Reasonable Accommodations 

Reasonable Accommodations and the Americans with Disabilities Act (ADA) .

The Americans with Disabilities Act (ADA) is a civil rights law that prohibits discrimination against individuals with disabilities in all areas of public life, including jobs, schools, and transportation.

Reasonable Accommodations and the Americans with Disabilities Act (ADA)

The Americans with Disabilities Act (ADA) is a civil rights law that prohibits discrimination against individuals with disabilities in all areas of public life, including jobs, schools, and transportation. The purpose of the law is to make sure that people with disabilities have the same rights and opportunities as everyone else. Employers must provide reasonable accommodations to qualified applicants or employees.

Reasonable Accommodations Defined:

A reasonable accommodation is any modification or adjustment to a job or the work environment that will enable an applicant or employee with a disability to participate in the application process or to perform essential job functions.

Under the ADA, employers are required to provide reasonable accommodations to qualified employees with disabilities, unless doing so would pose an undue hardship. Qualified employees are those who hold the necessary degrees, skills, and experience for the job; and who can perform its essential functions, with or without an accommodation.

Types of Reasonable Accommodations:

There are many types of reasonable accommodations.  Here are some examples:

  • modifying weekly work schedule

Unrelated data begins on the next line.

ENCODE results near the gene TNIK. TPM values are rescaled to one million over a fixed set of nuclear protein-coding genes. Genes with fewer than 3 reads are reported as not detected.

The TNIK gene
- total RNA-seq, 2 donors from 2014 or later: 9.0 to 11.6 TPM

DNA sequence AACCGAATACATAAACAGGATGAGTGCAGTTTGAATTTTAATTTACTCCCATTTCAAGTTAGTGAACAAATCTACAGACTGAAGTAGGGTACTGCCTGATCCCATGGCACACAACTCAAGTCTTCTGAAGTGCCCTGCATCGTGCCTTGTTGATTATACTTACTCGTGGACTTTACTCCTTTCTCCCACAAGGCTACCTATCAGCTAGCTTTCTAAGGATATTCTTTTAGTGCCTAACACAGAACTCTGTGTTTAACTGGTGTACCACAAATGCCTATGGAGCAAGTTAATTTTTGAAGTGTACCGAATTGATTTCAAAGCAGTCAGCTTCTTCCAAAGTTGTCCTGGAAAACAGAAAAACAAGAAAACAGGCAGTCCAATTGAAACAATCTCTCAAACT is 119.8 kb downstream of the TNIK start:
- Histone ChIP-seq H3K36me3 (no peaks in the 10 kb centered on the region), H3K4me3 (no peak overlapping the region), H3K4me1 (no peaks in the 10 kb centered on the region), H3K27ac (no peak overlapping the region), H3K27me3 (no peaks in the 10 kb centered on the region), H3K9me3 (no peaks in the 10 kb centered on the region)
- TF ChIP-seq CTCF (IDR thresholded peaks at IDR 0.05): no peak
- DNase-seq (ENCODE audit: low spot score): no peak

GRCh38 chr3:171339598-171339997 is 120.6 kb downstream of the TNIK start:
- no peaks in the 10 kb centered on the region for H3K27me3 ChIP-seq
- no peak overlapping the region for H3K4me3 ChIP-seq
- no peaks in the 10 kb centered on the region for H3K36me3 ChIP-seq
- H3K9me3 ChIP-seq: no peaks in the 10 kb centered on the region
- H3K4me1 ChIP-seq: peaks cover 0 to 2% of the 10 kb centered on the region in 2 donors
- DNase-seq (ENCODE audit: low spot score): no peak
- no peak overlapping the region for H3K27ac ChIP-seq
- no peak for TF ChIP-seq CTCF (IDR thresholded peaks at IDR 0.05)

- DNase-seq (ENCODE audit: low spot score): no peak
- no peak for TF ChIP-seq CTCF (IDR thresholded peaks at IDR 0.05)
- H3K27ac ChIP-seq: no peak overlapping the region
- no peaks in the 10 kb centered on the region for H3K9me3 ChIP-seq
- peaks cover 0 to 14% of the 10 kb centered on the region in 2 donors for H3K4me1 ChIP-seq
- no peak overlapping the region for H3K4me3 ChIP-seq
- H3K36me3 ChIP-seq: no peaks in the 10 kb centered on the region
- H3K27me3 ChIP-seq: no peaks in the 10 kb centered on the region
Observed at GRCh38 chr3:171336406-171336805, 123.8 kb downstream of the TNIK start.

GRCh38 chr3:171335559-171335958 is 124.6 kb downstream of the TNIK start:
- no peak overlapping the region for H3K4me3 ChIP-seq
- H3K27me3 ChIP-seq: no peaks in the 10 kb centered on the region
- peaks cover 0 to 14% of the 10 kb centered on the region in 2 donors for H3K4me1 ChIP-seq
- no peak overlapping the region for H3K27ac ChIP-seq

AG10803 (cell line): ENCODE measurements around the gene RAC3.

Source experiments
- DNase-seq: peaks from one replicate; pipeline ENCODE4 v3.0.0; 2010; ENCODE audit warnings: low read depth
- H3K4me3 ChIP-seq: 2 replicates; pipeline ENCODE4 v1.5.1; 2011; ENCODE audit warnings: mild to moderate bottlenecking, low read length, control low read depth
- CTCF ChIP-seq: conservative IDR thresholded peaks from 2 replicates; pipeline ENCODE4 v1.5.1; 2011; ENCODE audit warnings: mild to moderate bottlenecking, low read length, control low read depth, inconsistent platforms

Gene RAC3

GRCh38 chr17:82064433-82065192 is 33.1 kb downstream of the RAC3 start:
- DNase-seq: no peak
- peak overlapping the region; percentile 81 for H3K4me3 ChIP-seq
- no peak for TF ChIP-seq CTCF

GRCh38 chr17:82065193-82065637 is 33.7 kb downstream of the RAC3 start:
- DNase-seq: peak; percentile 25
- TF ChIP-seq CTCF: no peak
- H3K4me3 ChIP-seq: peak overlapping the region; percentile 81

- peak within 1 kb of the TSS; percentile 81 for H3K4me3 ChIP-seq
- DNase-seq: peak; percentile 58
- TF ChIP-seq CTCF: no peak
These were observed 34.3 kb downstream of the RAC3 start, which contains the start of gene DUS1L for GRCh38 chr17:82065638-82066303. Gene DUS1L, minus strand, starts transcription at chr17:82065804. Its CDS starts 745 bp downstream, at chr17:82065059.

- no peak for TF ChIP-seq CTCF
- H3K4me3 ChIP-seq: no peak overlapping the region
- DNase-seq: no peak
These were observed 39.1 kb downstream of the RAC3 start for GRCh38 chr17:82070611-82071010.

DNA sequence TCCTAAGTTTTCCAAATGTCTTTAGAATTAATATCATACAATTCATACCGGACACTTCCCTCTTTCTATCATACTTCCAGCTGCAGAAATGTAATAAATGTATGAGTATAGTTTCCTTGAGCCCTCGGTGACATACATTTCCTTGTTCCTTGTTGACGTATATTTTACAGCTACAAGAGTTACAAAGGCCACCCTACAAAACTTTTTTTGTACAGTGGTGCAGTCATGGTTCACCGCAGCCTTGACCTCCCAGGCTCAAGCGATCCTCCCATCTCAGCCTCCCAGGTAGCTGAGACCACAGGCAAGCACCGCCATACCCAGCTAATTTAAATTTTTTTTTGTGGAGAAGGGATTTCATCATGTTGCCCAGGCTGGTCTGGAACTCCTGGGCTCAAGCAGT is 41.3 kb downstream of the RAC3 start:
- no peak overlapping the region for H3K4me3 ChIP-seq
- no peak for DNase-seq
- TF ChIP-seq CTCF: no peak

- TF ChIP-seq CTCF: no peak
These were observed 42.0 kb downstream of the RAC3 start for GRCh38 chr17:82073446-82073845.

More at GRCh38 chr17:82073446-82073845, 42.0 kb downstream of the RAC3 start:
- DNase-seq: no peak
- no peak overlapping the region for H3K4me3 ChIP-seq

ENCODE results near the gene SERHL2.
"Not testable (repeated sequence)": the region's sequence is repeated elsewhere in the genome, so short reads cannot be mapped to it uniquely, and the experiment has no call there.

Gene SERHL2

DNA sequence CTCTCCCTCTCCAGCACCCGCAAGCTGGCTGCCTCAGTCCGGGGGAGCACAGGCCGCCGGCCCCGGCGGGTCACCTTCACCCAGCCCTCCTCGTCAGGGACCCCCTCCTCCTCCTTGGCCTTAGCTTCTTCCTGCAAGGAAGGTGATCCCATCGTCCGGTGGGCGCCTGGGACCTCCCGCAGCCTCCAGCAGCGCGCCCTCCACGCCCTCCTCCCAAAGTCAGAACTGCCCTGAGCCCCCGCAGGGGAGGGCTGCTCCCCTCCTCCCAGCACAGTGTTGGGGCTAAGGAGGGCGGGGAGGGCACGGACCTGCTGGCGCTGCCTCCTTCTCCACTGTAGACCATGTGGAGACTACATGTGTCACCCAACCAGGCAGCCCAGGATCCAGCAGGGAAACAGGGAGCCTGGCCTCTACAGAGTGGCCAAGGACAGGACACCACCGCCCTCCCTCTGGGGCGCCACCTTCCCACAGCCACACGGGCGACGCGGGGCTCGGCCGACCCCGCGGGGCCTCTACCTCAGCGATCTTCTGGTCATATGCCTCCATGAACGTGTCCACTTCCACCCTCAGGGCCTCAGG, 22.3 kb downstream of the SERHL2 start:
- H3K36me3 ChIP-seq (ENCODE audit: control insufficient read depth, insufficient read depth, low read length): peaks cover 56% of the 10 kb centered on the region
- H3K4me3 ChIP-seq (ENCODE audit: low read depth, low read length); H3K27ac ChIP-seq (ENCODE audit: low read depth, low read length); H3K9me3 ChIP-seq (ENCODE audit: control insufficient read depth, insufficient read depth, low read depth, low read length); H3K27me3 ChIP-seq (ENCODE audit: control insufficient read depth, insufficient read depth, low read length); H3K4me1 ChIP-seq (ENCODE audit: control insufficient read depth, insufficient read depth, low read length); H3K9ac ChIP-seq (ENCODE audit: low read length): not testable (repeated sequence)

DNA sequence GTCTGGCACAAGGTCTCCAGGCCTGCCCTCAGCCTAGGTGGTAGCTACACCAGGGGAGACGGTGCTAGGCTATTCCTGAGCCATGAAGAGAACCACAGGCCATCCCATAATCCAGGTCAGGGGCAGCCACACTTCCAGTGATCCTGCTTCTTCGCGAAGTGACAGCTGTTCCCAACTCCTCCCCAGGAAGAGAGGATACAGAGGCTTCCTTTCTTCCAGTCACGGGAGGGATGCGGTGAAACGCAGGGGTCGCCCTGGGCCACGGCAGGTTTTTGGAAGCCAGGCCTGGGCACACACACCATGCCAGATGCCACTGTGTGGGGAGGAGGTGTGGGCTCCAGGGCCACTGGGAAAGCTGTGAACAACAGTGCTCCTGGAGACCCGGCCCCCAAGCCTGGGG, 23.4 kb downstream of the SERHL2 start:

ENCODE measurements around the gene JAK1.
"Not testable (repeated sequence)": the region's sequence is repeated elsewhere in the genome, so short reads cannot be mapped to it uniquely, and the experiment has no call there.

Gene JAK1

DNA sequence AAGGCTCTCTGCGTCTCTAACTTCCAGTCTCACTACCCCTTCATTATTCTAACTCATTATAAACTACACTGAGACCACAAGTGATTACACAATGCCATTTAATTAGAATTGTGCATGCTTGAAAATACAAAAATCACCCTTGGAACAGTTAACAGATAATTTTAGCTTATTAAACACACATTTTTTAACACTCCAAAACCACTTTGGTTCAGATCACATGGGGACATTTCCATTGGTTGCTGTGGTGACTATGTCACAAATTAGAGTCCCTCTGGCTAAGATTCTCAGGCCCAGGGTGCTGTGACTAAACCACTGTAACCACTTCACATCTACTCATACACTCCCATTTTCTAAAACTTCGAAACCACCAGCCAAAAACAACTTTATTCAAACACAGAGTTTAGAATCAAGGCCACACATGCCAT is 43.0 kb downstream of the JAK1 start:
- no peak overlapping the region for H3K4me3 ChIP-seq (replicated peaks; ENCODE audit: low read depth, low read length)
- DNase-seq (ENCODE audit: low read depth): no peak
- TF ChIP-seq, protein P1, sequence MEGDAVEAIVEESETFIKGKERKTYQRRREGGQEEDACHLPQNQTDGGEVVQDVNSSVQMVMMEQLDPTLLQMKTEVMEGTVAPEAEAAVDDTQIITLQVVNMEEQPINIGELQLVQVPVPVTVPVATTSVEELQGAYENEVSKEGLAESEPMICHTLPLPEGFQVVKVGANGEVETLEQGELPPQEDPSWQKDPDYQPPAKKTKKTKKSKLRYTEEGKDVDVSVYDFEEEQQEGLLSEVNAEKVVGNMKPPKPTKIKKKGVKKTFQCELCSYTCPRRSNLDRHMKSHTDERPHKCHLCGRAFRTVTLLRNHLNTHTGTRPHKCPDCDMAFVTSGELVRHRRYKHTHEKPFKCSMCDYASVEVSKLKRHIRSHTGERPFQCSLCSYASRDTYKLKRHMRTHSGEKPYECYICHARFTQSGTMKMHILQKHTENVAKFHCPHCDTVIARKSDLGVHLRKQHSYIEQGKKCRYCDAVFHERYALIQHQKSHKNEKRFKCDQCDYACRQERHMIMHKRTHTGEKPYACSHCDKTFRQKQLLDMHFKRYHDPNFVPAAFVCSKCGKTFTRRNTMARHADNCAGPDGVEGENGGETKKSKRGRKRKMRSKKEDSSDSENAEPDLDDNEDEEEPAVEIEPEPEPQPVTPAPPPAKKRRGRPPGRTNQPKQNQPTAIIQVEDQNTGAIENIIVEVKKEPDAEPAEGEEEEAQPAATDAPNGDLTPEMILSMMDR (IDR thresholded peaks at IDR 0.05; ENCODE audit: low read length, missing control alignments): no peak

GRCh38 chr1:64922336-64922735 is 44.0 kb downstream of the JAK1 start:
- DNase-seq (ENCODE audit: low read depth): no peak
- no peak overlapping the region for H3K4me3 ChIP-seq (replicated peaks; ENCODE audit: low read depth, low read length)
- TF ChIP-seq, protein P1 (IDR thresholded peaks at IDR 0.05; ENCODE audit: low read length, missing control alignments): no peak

• providing extra time for exams or training
  • changing the height of a desk
  • installing a computer screen magnifier
  • hiring a reader or interpreter
  • transferring an employee to a more convenient location
  • restructuring job responsibilities
  • granting additional unpaid leave

Requesting Reasonable Accommodations:

A best practice approach if you have a disability is to have a list of requests and solutions ready when you speak with your employer or potential employer.   Things to consider when preparing for your conversation are:

  • The job description and its essential functions.
  • The exact job-related limitations your condition imposes and how they can be overcome by accommodations.
  • Identify potential accommodations and how effective each would be in allowing you to perform the job.
  • Estimate how long the accommodation would be needed.

Undue Hardship:

The ADA does not require employers to make reasonable accommodations that would cause them an undue hardship. An accommodation would be an undue hardship if it was too costly or disruptive to be adopted in the workplace.

The following factors will be considered to determine whether a particular accommodation presents an employer with an undue hardship:

  • the nature and cost of the accommodation
  • the financial resources of the employer
  • the nature of the business – size, composition, and structure
  • Previous accommodation costs already incurred in the workplace.

Financial difficulty alone is not usually sufficient to demonstrate an undue hardship. In fact, the amount of money employers typically need to pay to accommodate a worker’s disability is often surprisingly low.  Fifty percent of requested accommodations usually cost the employer less than $50. Courts will factor in other money sources such as tax credits, available deductions and the employee’s willingness to pay for the accommodation.     

Summary:

Reasonable accommodations are an area of the law that both employers and employees should be familiar with, as it is a topic that comes up quite often in workplace situations.  Employers need to have a strong grasp of the ADA and its requirements.  Employees need to understand their rights and protections should they have a disability.  To further discuss this topic or related matters, feel free to contact Wolfson and Klein-Wolfson, PLLC.

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